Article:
October 29, 1997 | BILL DWYRE
What: "Dark Shadows Falling," Jonathan Cape Publishers, London, $24.95. In 1985, British climber Joe Simpson, on a descent with partner Simon Yates from the peak of Siula Grande in Peru, fell and injured himself badly. Yates attempted to get Simpson down by lowering him, slowly, by rope. But that also met with disaster when, in a blinding, deafening snowstorm, Yates lowered Simpson over the edge and had to cut him loose or he would have been pulled over too.
ENTERTAINMENT
September 5, 2012 | By Matt Donnelly
Jessica Simpson is fighting the battle of the post-baby bulge, a process she says is slower than she expected. Maxwell Drew Johnson arrived May 1 to Simpson and her fiance, Eric Johnson, and the singer has been working double time to care for the little one and get back to her fighting weight in time for a Sept. 10 body reveal on Katie Couric's new chat show. Her biggest challenge? Her pregnancy cravings. "I let myself indulge in everything I wanted because it was the first time I was ever pregnant, and I wanted to enjoy it," Simpson told USA Today. "I didn't realize [the weight]
NEWS
January 27, 2004 | Bob Sipchen, Times Staff Writer
The three questions Joe Simpson fields most often concern God, friendship and the life-or-death decision that in many ways made him the sort of character strangers walk up to and ask intimate, philosophical questions. So far, no one has asked him the question he finds most intriguing, says the British mountaineer, now 44.
SPORTS
October 29, 1997 | BILL DWYRE
What: "Dark Shadows Falling," Jonathan Cape Publishers, London, $24.95. In 1985, British climber Joe Simpson, on a descent with partner Simon Yates from the peak of Siula Grande in Peru, fell and injured himself badly. Yates attempted to get Simpson down by lowering him, slowly, by rope. But that also met with disaster when, in a blinding, deafening snowstorm, Yates lowered Simpson over the edge and had to cut him loose or he would have been pulled over too.
SPORTS
February 28, 1989 | RICH ROBERTS, Times Staff Writer
Joe Simpson, one leg badly broken, was dangling helplessly above his doom in the Peruvian Andes, connected to life and his climbing partner, Simon Yates, by a 5/16-inch nylon line. Then Yates cut the rope to save his own life. That's the crux of the story Simpson survived to tell in his book, "Touching the Void" (Harper & Row, $17.95). Simpson touches a nerve of the mountaineering community and the hearts of others who agonize with both men.
SPORTS
January 16, 1988 | BRIAN HEWITT, Times Staff Writer
The U.S. Open champion used to catch cockroaches barehanded in "the House" at USC, after which he would stick them in a microwave and watch them explode. The U.S. Open champion used to play the trumpet for Ozzie's Marching Chargers at halftime in San Diego's old Balboa Stadium. The U.S. Open champion was once so skeptical of religion that his father later called him an atheist. And he agreed. Not many people know those things about Scott Simpson.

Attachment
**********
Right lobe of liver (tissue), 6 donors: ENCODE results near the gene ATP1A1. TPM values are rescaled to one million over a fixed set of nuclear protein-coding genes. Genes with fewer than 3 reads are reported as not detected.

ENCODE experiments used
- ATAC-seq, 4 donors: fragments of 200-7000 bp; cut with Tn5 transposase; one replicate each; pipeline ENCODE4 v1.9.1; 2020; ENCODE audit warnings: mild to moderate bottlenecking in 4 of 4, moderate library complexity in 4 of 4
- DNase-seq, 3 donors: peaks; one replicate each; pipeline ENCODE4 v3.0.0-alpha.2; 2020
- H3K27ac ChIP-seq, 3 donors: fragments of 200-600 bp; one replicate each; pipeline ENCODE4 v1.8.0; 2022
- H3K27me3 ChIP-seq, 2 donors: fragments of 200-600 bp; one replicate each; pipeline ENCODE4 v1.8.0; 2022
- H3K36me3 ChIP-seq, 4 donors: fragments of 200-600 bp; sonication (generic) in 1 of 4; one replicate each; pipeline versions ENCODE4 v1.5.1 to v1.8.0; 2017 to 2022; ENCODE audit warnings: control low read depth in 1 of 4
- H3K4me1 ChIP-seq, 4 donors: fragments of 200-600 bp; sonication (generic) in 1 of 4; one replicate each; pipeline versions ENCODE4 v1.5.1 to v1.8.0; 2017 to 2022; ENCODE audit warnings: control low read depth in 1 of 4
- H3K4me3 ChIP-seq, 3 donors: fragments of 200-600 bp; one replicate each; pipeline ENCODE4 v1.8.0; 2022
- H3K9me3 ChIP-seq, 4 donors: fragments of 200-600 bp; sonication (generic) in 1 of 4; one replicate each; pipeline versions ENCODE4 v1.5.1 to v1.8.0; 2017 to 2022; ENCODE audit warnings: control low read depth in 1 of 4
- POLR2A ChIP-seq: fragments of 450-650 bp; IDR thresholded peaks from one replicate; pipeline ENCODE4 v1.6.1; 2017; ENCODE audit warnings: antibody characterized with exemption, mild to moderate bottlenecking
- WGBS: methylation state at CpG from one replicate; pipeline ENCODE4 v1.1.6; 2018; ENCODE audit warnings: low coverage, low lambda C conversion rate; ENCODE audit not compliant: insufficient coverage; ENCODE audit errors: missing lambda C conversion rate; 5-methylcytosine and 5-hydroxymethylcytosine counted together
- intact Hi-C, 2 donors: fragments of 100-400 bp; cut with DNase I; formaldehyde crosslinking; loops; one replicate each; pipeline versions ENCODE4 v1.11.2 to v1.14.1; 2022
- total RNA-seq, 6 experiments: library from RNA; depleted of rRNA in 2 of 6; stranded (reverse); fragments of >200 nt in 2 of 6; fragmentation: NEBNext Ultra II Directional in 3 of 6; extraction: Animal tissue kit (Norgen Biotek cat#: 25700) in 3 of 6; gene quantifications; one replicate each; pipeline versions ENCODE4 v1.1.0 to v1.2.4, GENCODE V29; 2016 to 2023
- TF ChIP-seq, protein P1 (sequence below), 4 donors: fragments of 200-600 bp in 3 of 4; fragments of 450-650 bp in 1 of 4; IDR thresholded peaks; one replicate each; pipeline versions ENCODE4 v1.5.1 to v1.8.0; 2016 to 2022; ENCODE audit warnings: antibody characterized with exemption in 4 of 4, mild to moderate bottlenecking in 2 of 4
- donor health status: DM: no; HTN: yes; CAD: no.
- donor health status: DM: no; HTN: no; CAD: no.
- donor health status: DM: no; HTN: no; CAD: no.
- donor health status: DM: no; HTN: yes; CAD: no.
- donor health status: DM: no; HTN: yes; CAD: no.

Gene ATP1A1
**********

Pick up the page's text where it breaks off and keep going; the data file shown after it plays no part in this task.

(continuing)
SPORTS
January 16, 1988 | BRIAN HEWITT, Times Staff Writer
The U.S. Open champion used to catch cockroaches barehanded in "the House" at USC, after which he would stick them in a microwave and watch them explode. The U.S. Open champion used to play the trumpet for Ozzie's Marching Chargers at halftime in San Diego's old Balboa Stadium. The U.S. Open champion was once so skeptical of religion that his father later called him an atheist. And he agreed. Not many people know those things about Scott Simpson.
SPORTS
June 22, 1987 | MIKE DOWNEY
At the golf course, after a big victory, no two players celebrate the same way. Different strokes. Roger Maltbie's general reaction to the successful conclusion of a tournament is: It's Miller time. First round's on Roger. Billy Casper's general reaction used to be: Soup's on. Come and get it. Time to go out for a buffalo burger and an order of fries. Mac O'Grady? Well, you never know with Mac O'Grady.
SPORTS
January 15, 1988 | BRIAN HEWITT, Times Staff Writer
The U.S. Open champion used to catch cockroaches barehanded in "The House" at USC, after which he would stick them in a microwave and watch them explode. The U.S. Open champion used to play the trumpet for Ozzie's Marching Chargers at halftime in San Diego's old Balboa Stadium. The U.S. Open champion was once so skeptical of religion that his father later called him an atheist. And he agreed. Not many people know those things about Scott Simpson.
SPORTS
June 24, 1987 | Dave Distel
Joe Simpson wasn't having the best of Father's Days. His bad back was misbehaving. It was enough to keep him off the golf course, and that's not easy to do. Fortunately, Simpson had an enjoyable option that also involved the game of golf. He would watch the U.S. Open on television. This was nice, because he had a rooting interest. Joe's son, Scott, was one shot off the lead as the day began at San Francisco's Olympic Club.